Current 'gold-standard' technology requires destructive process
A current process for characterizing titanium is a method called electron backscatter diffraction, the test Michael provided. The process involves inserting a small sample of titanium into a scanning electron microscope that can produce images at the nanoscale, helping scientists determine a material's melting point, color, strength and chemical reactivity.
Scanning-electron microscopes scan samples with a focused beam of electrons that interacts with the atoms in the material. This produces various signals that contain information about the surface, composition and crystallography of the sample. That information produces highly magnified images of the metal, and skilled metallurgists can make decisions about final properties of the part.
Electron backscatter diffraction is currently a gold standard in metals characterization, Michael said, but it can't be completed during live production because the metal must be prepared using highly trained technologists and specialized equipment. This process is time-intensive and destructive because scientists have to cut a small piece of the metal to fit inside the microscope, something you can't do to large sheets of metal or to the side of an aircraft.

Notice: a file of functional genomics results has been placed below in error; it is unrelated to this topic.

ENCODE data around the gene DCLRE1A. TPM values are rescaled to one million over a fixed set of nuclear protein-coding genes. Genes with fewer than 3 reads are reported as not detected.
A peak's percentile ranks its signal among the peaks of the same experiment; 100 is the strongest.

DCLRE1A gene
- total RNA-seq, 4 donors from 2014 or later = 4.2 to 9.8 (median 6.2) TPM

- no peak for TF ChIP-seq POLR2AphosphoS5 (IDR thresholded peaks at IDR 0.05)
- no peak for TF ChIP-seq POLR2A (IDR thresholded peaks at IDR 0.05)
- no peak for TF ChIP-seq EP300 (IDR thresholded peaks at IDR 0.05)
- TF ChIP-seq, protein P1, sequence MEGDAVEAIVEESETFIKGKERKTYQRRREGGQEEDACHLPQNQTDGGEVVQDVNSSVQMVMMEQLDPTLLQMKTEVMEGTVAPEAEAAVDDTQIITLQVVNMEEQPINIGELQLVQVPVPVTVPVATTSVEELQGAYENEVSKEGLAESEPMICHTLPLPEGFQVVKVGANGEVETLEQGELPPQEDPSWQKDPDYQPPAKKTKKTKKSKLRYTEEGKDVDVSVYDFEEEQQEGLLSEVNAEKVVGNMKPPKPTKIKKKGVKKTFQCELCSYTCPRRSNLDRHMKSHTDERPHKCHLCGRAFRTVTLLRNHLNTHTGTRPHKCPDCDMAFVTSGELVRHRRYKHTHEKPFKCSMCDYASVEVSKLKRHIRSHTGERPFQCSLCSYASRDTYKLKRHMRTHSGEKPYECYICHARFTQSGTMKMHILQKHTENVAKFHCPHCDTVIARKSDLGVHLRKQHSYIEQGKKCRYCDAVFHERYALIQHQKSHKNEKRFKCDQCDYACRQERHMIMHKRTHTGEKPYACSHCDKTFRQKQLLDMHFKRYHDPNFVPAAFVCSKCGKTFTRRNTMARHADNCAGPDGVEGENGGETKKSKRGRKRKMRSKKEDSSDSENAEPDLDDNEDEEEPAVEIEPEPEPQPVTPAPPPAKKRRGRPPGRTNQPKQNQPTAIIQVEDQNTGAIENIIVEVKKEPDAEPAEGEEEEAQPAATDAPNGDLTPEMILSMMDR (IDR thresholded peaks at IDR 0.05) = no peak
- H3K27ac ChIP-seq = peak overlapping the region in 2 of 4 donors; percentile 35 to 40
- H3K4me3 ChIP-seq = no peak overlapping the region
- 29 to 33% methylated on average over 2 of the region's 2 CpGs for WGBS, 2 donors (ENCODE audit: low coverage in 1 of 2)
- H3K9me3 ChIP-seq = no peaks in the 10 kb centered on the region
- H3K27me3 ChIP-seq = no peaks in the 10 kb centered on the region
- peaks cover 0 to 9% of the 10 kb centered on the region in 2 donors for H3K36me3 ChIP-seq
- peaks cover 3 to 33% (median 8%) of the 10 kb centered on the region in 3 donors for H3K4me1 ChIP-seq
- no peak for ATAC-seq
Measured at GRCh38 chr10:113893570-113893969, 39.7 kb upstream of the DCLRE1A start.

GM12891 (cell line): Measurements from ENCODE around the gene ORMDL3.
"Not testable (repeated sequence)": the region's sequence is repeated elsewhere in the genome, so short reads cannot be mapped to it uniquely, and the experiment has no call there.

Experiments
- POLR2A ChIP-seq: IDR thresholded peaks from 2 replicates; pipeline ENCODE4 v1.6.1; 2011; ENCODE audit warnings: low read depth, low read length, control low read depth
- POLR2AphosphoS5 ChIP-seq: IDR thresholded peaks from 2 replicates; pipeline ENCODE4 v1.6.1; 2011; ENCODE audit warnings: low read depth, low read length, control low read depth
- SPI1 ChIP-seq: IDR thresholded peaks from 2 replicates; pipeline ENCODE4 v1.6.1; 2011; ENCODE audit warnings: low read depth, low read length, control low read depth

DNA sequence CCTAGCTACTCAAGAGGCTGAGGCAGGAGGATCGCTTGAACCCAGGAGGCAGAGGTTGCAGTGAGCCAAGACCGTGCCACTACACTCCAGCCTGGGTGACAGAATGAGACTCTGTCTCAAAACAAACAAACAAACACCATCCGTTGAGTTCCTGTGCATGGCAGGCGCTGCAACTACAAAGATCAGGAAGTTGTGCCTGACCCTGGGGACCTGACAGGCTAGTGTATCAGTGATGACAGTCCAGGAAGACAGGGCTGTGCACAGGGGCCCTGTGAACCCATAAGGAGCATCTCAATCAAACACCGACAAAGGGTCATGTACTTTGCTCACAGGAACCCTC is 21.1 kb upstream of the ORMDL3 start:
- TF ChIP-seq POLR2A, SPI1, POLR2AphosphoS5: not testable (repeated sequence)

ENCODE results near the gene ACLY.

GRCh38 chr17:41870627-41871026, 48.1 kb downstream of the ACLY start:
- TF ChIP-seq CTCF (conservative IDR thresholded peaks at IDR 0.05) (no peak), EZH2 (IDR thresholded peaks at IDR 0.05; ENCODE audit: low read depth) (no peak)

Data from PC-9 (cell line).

Non-destructive imaging offers several benefits
With the company's process, a titanium billet, sheet or finished part can be placed in front of the sensor to image the surface with an eye-safe laser. Because the sample doesn't need to be inserted into a small chamber, it doesn't need to be cut; the original piece of titanium remains whole. This makes the process non-destructive.
The system also produces a larger image than a scanning-electron microscope can, and because the process is standardized and operates simply by pushing a button, experts aren't necessarily needed for the initial imaging. The process reduces labor costs and allows experts to better spend their time analyzing the images and making decisions.
This technology could potentially characterize titanium while a part is being produced, Hoover said, and the larger field of view makes it easier for experts and manufacturers to make critical decisions rapidly. It also could be used to analyze aircraft parts in service during maintenance checks. The sensor is portable enough to set up outside the plane and provide crystallographic images of parts in real time, improving flight safety.
"Currently, there is no way to check crystallography on the ground during maintenance," Hoover said.
System has applications for many industries
The technology could also benefit companies and labs working with 3D printers, something that Michael has expressed interest in.
"Currently, 3D-printed parts require frequent inspection. Sandia is interested in inspecting 3D-printed parts." Hoover said. "There is interest in putting a CPCI sensor in a 3D printer and inspecting layer by layer, so as soon as something is wrong, the build can be stopped or corrected."
Hoover said this technology also could benefit the medical field for prosthetics.
"Everything in our body -- spine, plates, knees, hip replacements -- can be made out of titanium," she said. "So, this technology could also be utilized in the medical field along with the other industries."